Other_Citation_Details:
    Pait, A.S., S.I. Hartwell, A.L., Mason, R.A. Warner, C.F.G. Jeffrey, A.M. Hoffman, D.A. Apeti, F.R. Galdo Jr., and S.J. Pittman. 2013. An assessment of chemical contaminants, toxicity and benthic infauna in sediments from the St. Thomas East End Reserves (STEER). NOAA Technical Memorandum NOS NCCOS 156. Silver Spring, MD.

    Pait, A.S., S.I. Hartwell, A.L., Mason, R.A. Warner, C.F.G. Jeffrey, A.M. Hoffman, D.A. Apeti, F.R. Galdo Jr., and S.J. Pittman. 2013. An Assessment of chemical contaminants detected in passive water samplers deployed in the St. Thomas East End Reserves (STEER). NOAA Technical Memorandum NOS NCCOS 157. Silver Spring, MD. 22pp.

    Apeti,D.A., A.L Mason, A.S.Pait, , S.I. Hartwell, A.M. Hoffman, F.R. Galdo Jr., and S.J. Pittman. 2014. An assessment of contaminant body burden in queen conch (Strombus gigas) and coral (Porites astreoides) from the St. Thomas East End Reserves (STEER). NOAA Technical Memorandum NOS NCCOS. Silver Spring, MD.

  2. What geographic area does the data set cover?

    West_Bounding_Coordinate: -64.882150
    East_Bounding_Coordinate: -64.822678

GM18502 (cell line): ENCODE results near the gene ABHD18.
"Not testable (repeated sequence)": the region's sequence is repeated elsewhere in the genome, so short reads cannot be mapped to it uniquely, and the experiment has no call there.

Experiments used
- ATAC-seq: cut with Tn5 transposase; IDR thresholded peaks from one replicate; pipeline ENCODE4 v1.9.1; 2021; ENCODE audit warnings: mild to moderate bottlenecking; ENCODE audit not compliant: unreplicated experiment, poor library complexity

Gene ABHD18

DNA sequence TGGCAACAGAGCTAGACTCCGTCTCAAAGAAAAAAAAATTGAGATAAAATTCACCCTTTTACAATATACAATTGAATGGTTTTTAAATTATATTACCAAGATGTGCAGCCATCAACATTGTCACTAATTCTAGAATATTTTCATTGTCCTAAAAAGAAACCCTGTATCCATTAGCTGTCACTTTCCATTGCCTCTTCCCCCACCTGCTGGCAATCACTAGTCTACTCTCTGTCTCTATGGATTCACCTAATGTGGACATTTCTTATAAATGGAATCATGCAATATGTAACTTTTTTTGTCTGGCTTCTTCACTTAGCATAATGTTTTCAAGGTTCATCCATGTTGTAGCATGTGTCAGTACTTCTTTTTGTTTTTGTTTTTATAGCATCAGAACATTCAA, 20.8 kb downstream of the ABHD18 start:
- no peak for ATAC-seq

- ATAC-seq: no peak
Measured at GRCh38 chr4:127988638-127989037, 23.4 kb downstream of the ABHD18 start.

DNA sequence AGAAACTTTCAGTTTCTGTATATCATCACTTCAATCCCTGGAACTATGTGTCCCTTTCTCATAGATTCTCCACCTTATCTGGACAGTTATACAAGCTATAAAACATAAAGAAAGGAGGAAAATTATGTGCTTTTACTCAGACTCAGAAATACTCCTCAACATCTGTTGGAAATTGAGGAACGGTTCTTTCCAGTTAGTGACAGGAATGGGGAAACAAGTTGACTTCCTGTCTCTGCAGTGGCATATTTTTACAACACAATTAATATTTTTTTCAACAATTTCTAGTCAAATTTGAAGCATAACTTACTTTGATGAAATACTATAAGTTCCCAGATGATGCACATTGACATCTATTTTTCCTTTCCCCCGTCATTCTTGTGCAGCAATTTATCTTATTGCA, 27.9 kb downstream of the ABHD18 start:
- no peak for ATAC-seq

North_Bounding_Coordinate: 18.320947
    South_Bounding_Coordinate: 18.297247

  3. What does it look like?

  4. Does the data set describe conditions during a particular time period?

    Calendar_Date: 2012
    Currentness_Reference: ground condition

  5. What is the general form of this data set?

  6. How does the data set represent geographic features?

    1. How are geographic features stored in the data set?

    2. What coordinate system is used to represent geographic features?

  7. How does the data set describe geographic features?

    Entity_and_Attribute_Overview:
    The data dictionary may be found at: <http://ccma.nos.noaa.gov/about/coast/nsandt/dictionaries/ba_mw_chemistry_dictionary.aspx>
    Entity_and_Attribute_Detail_Citation:
    National Status and Trends Program - reference data dictionary <http://ccma.nos.noaa.gov/about/coast/nsandt/dictionaries/ba_mw_chemistry_dictionary.aspx>